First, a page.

Demolition has significant negative impacts — from creating unnecessary energy, carbon, and material waste in a climate crisis to erasing the cultural and social stories that are embedded into a place. Construction, renovation, demolition, and building waste account for more than 40% of today’s landfills and experts estimate Ontario will exceed its landfill capacity in 2023.
But what if architects, designers, and builders shifted their perspective away from linear thinking, and started to see waste as a resource? The Circular Living Lab at 165 Niagara Street in Toronto aims to act as an incubator for circular construction and urban mining in Toronto, supporting innovative designers who are leveraging the cultural and environmental potential of the existing. The Lab will feature an integrated art installation that reveals the beauty and craftsmanship of undervalued building materials. It will also include an exhibit featuring transformed and upcycled products and furniture sourced from the deconstruction and salvage of a 9,000 sq.ft. home in Erin, Ontario, which yielded wood, rosso levanto marble, copper sheeting, and more.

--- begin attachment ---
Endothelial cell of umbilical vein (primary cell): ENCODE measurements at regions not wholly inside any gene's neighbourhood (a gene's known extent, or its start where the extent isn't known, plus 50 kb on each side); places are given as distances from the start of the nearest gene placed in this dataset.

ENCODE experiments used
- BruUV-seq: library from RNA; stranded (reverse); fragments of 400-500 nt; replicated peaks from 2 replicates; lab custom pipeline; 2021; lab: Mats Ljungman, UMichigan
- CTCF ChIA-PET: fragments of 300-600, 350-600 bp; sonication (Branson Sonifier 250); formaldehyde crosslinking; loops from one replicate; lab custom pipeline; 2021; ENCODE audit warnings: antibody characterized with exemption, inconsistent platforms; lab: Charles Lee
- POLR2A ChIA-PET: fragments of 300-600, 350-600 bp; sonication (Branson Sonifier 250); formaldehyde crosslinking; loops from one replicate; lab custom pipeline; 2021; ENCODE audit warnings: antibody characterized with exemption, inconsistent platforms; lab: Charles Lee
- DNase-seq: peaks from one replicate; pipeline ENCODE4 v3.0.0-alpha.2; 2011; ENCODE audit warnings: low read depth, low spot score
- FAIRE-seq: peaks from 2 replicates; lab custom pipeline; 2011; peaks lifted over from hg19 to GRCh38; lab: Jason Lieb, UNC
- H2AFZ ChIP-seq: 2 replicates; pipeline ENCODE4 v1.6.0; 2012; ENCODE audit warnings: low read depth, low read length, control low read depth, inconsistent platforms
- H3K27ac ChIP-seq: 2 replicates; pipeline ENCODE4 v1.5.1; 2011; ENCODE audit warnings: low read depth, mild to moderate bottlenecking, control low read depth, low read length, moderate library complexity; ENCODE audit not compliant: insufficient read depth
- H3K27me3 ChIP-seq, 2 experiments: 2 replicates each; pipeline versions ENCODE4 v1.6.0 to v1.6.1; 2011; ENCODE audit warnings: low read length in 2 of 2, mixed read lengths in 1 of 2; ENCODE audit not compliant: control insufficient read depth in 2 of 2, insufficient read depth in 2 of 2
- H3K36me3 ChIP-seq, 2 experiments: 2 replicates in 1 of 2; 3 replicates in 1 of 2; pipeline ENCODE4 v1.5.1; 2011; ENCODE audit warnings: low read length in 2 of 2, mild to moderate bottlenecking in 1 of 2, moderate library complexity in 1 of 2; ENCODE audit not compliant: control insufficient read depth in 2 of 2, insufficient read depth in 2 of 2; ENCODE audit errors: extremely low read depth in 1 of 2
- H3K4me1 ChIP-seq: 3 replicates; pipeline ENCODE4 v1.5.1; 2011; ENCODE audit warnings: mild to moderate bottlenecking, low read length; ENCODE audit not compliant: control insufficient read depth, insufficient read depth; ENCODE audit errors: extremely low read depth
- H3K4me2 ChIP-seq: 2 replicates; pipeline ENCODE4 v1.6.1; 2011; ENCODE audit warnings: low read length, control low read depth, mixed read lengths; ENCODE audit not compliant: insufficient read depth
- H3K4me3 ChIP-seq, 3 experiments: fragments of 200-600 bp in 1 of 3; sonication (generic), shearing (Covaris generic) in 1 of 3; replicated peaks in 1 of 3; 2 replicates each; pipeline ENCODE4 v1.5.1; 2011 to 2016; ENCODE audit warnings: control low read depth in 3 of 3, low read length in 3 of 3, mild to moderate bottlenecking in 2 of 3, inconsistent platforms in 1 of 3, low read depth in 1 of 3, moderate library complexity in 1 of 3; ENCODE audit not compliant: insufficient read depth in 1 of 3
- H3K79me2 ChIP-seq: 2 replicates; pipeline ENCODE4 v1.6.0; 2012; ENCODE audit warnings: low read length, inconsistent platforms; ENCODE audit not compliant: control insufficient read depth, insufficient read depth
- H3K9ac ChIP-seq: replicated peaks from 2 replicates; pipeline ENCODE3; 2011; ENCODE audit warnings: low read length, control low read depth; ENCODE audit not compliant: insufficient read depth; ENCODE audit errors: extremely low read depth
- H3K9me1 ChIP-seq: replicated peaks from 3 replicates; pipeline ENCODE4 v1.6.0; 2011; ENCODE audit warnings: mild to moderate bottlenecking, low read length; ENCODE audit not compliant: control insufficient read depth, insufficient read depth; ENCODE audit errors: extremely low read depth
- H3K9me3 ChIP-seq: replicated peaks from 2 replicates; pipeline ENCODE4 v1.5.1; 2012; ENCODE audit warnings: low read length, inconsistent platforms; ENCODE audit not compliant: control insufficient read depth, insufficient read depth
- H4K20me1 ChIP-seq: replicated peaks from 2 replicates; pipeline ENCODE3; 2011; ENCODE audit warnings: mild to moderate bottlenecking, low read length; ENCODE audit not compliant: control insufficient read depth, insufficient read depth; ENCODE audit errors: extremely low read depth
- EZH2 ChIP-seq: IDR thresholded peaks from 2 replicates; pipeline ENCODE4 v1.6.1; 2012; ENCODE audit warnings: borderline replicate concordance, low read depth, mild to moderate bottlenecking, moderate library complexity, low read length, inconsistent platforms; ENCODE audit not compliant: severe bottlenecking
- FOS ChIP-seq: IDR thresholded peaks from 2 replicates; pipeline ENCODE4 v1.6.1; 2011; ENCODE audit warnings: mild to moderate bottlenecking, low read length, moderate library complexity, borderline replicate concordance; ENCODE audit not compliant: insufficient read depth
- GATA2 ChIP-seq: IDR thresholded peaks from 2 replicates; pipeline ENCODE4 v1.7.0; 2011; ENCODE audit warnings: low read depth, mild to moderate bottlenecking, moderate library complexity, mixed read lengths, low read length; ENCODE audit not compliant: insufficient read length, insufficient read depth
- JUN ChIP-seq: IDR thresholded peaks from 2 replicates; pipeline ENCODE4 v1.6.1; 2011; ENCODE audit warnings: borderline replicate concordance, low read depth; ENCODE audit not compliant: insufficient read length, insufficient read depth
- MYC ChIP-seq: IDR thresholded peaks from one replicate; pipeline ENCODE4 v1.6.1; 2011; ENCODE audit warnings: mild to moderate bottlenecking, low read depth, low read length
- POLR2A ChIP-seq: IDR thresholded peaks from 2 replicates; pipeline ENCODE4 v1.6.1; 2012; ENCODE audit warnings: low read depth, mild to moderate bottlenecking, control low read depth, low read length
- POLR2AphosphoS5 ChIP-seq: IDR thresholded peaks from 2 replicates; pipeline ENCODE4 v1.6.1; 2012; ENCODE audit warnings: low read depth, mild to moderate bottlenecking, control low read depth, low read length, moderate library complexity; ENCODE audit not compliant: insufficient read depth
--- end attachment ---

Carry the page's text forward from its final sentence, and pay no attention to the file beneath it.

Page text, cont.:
Living Labs are industry agnostic. They provide spaces for different groups to come together and build on one another’s knowledge towards a mutually beneficial goal. Here, the goal is to learn how to create a more sustainable built environment and reduce waste through reuse. Visitors will learn how we can collectively shift from linear productions to circular living through community efforts and co-creation.
The launch of the Circular Living Lab is a collaboration between Toronto designers and planners working on deconstruction and reuse: